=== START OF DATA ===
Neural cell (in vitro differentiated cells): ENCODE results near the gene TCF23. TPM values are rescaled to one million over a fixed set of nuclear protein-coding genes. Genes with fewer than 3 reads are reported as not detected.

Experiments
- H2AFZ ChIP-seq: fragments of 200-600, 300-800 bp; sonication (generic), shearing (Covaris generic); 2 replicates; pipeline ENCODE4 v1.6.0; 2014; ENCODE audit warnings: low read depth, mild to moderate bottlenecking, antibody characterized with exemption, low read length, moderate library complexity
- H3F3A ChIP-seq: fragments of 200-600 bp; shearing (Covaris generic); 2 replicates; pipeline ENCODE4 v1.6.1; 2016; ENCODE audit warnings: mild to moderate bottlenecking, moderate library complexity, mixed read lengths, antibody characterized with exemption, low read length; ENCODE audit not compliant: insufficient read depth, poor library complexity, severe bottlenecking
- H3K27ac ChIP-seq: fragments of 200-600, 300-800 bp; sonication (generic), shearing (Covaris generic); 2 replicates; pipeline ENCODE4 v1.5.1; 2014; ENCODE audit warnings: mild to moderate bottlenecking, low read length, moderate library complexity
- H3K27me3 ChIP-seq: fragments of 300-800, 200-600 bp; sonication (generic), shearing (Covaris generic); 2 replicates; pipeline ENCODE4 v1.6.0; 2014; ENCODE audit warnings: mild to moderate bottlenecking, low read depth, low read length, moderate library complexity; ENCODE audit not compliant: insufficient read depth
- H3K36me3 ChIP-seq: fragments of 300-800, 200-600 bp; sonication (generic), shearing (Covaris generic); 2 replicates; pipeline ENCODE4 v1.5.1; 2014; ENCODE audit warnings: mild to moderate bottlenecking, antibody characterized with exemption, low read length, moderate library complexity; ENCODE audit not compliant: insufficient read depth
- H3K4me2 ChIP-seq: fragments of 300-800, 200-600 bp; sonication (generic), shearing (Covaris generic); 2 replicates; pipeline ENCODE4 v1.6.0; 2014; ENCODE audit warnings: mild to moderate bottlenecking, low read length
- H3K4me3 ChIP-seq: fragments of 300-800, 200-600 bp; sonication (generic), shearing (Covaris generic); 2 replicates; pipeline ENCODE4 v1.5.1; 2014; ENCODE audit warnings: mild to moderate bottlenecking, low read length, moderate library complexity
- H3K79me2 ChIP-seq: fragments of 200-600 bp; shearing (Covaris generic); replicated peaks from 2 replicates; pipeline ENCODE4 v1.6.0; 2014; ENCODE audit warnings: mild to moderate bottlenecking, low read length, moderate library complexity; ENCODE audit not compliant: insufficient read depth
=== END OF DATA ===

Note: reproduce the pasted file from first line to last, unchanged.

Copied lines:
Neural cell (in vitro differentiated cells): ENCODE results near the gene TCF23. TPM values are rescaled to one million over a fixed set of nuclear protein-coding genes. Genes with fewer than 3 reads are reported as not detected.

Experiments
- H2AFZ ChIP-seq: fragments of 200-600, 300-800 bp; sonication (generic), shearing (Covaris generic); 2 replicates; pipeline ENCODE4 v1.6.0; 2014; ENCODE audit warnings: low read depth, mild to moderate bottlenecking, antibody characterized with exemption, low read length, moderate library complexity
- H3F3A ChIP-seq: fragments of 200-600 bp; shearing (Covaris generic); 2 replicates; pipeline ENCODE4 v1.6.1; 2016; ENCODE audit warnings: mild to moderate bottlenecking, moderate library complexity, mixed read lengths, antibody characterized with exemption, low read length; ENCODE audit not compliant: insufficient read depth, poor library complexity, severe bottlenecking
- H3K27ac ChIP-seq: fragments of 200-600, 300-800 bp; sonication (generic), shearing (Covaris generic); 2 replicates; pipeline ENCODE4 v1.5.1; 2014; ENCODE audit warnings: mild to moderate bottlenecking, low read length, moderate library complexity
- H3K27me3 ChIP-seq: fragments of 300-800, 200-600 bp; sonication (generic), shearing (Covaris generic); 2 replicates; pipeline ENCODE4 v1.6.0; 2014; ENCODE audit warnings: mild to moderate bottlenecking, low read depth, low read length, moderate library complexity; ENCODE audit not compliant: insufficient read depth
- H3K36me3 ChIP-seq: fragments of 300-800, 200-600 bp; sonication (generic), shearing (Covaris generic); 2 replicates; pipeline ENCODE4 v1.5.1; 2014; ENCODE audit warnings: mild to moderate bottlenecking, antibody characterized with exemption, low read length, moderate library complexity; ENCODE audit not compliant: insufficient read depth
- H3K4me2 ChIP-seq: fragments of 300-800, 200-600 bp; sonication (generic), shearing (Covaris generic); 2 replicates; pipeline ENCODE4 v1.6.0; 2014; ENCODE audit warnings: mild to moderate bottlenecking, low read length
- H3K4me3 ChIP-seq: fragments of 300-800, 200-600 bp; sonication (generic), shearing (Covaris generic); 2 replicates; pipeline ENCODE4 v1.5.1; 2014; ENCODE audit warnings: mild to moderate bottlenecking, low read length, moderate library complexity
- H3K79me2 ChIP-seq: fragments of 200-600 bp; shearing (Covaris generic); replicated peaks from 2 replicates; pipeline ENCODE4 v1.6.0; 2014; ENCODE audit warnings: mild to moderate bottlenecking, low read length, moderate library complexity; ENCODE audit not compliant: insufficient read depth